Andrew (03:55):

It’s this book about Jesse Livermore and in there, he, it’s called reminiscence of a stock operator. So in there, he’s talking about how he got, this was back in like the 19, the late 1920s, early 1930s. He got to a point where he built up his, his bankroll, his portfolio so high that when he would, you know, buy a stock or sell a stock, he would have to do it a certain way because if you did it all at once, it would flood the market. And so like, let’s say you’re trying to sell and you, you’re, you’re trying to sell hundreds of millions of dollars in stock on a small stock or something. And so, you know, if you put that seller there all at once, the market’s going to freak out because they see all the sell or coming in. And so when you’re moving at that kind of volume, there’s a chance that there won’t be a buyer on the other side. And so there is a chance that you don’t get the price you wanted. And, and you know, that can be very inefficient and wastes a lot of money. So when it comes to a company buying back its shares they’re there, they have the potential to, to fall into a similar issue or them, you know, they don’t want to do it all at once.

Andrew (05:23):

On the flip side, they could push the price up higher because they see a big buyer. So they kind of have to spread it out over time, and they’re not going to necessarily want to announce at what price they’re willing to pay for that. So I don’t know if that all makes sense. Warren Buffet has a similar issue where he doesn’t tell anybody what he’s bought until he’s like fully in this position because he has to because he has so much money, he has to scale into it over time. And so as far as how I understand with moving a lot of money at that large of a scale, that’s going to be an issue, and that’s why they don’t want to say exactly how much they paid. Does that make sense? Yes, it does. Okay. And so, you know, now that begs to differ.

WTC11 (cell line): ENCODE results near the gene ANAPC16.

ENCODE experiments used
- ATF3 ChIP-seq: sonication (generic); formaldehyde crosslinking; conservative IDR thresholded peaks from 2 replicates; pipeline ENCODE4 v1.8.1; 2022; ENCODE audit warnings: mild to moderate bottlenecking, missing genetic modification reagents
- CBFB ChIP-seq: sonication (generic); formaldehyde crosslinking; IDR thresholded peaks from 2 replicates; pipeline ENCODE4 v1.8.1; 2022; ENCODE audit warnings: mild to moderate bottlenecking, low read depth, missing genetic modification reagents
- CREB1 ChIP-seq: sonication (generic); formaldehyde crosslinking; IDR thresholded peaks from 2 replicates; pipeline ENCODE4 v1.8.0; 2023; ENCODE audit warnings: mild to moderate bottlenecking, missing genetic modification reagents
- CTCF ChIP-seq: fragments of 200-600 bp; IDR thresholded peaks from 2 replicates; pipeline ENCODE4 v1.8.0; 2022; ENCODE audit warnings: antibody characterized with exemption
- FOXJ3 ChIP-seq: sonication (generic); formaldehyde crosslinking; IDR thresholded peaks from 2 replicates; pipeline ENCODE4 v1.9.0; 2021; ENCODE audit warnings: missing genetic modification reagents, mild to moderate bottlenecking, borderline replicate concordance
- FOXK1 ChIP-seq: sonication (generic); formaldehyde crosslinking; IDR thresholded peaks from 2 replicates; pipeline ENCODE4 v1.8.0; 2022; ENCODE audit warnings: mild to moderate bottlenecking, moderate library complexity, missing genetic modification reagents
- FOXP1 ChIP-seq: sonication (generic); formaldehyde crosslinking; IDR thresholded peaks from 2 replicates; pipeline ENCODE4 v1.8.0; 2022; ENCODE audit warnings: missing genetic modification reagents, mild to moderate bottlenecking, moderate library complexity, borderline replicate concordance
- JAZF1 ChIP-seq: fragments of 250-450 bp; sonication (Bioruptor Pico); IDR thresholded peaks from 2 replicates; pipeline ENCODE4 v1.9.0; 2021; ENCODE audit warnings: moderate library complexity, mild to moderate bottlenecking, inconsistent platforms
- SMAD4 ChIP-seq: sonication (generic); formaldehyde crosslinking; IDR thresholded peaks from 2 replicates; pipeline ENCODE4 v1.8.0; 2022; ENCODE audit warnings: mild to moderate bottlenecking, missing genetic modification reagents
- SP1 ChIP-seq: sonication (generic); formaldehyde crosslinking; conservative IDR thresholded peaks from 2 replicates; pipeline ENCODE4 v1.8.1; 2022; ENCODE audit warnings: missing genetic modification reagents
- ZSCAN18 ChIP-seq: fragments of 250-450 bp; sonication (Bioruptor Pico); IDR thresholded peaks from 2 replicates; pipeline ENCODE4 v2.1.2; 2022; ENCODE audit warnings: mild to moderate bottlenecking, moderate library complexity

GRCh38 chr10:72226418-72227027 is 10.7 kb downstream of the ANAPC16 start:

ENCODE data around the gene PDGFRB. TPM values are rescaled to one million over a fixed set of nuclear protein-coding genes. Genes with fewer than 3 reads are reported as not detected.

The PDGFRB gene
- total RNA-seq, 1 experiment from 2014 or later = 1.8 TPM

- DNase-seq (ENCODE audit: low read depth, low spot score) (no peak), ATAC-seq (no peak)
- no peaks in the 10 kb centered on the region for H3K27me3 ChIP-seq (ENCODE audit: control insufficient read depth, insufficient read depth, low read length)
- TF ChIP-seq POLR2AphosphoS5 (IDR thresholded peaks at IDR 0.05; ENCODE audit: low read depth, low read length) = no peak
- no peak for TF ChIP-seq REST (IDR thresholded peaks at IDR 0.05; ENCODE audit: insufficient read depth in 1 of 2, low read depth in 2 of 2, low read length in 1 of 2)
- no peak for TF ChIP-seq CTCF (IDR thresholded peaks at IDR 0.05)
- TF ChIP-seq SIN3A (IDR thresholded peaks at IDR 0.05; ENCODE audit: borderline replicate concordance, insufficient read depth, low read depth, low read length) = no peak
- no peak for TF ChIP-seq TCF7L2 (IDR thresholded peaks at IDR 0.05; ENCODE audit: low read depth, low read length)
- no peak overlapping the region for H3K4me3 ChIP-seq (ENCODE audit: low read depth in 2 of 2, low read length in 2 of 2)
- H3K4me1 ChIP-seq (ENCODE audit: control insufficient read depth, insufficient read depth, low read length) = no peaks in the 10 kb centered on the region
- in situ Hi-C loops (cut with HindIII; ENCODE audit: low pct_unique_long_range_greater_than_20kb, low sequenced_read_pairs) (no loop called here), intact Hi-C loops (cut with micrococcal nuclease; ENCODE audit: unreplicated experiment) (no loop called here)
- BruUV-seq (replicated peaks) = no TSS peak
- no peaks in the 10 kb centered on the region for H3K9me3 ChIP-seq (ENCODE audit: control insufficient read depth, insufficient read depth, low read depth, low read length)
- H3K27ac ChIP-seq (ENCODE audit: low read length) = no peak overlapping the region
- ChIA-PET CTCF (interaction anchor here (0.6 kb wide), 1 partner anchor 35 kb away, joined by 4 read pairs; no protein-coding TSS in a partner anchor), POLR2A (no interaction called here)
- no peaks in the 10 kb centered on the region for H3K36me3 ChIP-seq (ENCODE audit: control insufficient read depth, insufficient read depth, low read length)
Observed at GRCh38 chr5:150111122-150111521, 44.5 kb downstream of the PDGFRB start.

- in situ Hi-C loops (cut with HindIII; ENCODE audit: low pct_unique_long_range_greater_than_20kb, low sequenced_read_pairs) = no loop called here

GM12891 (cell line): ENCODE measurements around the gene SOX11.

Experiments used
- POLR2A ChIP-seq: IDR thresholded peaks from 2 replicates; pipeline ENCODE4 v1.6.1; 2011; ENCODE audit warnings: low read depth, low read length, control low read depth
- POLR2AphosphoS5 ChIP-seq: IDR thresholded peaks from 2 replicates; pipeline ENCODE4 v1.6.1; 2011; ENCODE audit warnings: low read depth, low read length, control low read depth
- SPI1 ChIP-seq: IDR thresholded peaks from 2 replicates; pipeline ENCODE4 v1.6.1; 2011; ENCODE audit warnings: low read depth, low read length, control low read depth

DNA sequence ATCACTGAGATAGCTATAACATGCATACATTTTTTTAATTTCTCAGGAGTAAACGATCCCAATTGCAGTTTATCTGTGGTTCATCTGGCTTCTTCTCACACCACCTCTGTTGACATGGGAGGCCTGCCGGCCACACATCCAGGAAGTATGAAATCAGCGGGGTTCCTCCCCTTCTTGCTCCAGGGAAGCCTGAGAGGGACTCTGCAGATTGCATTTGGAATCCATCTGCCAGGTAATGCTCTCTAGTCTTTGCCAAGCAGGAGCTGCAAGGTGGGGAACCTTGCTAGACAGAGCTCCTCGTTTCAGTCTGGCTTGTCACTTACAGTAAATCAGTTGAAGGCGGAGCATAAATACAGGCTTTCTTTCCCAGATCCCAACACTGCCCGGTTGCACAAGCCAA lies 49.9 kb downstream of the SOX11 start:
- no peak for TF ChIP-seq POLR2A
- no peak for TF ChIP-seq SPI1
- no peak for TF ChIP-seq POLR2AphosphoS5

Andrew (06:13):

You have the question of, well, if you don’t know what the price was, how do you determine the fills that go there? Bad investment. And you know, he asks an intent to manipulation rather than invest. So I mean, you’re not going to know the exact dollars and cents down to, you know, the most my new levels. But in general, you can kind of tell, okay, if they bought over these three months or however long it was you know, they paid a certain multiple and we can kind of get a general idea of, of how much they paid and they also announce it. So what I mean is they announce how much they’re, they’re buying back how much money they’re spending to buy back now. So what you have to do as an investor and if you’re trying to figure out whether that was a good use of capital or not, is it’s, it’s, it’s not that complex.

Andrew (07:10):

Basically. The way I look at it when I see a company that I own and that they’re buying back a lot of the shares, I’m not trying to say, Oh, you know, you miss allocated $2 million or something small. I’m thinking if the, if the stock is super overvalued, like if we’re talking about a price to book of like ten or something or a price to earnings of a hundred or something like that. Right. And they’re buying if they’re aggressively buying back a lot of shares, well to me I look at that as a bad investment and also possibly an attempt not, I wouldn’t use the word manipulate, but to push up the stock price. And so you as a shareholder, you have to wonder why is management trying so hard to push up the stock price? It can kind of feel like they’re just trying to maximize stock options.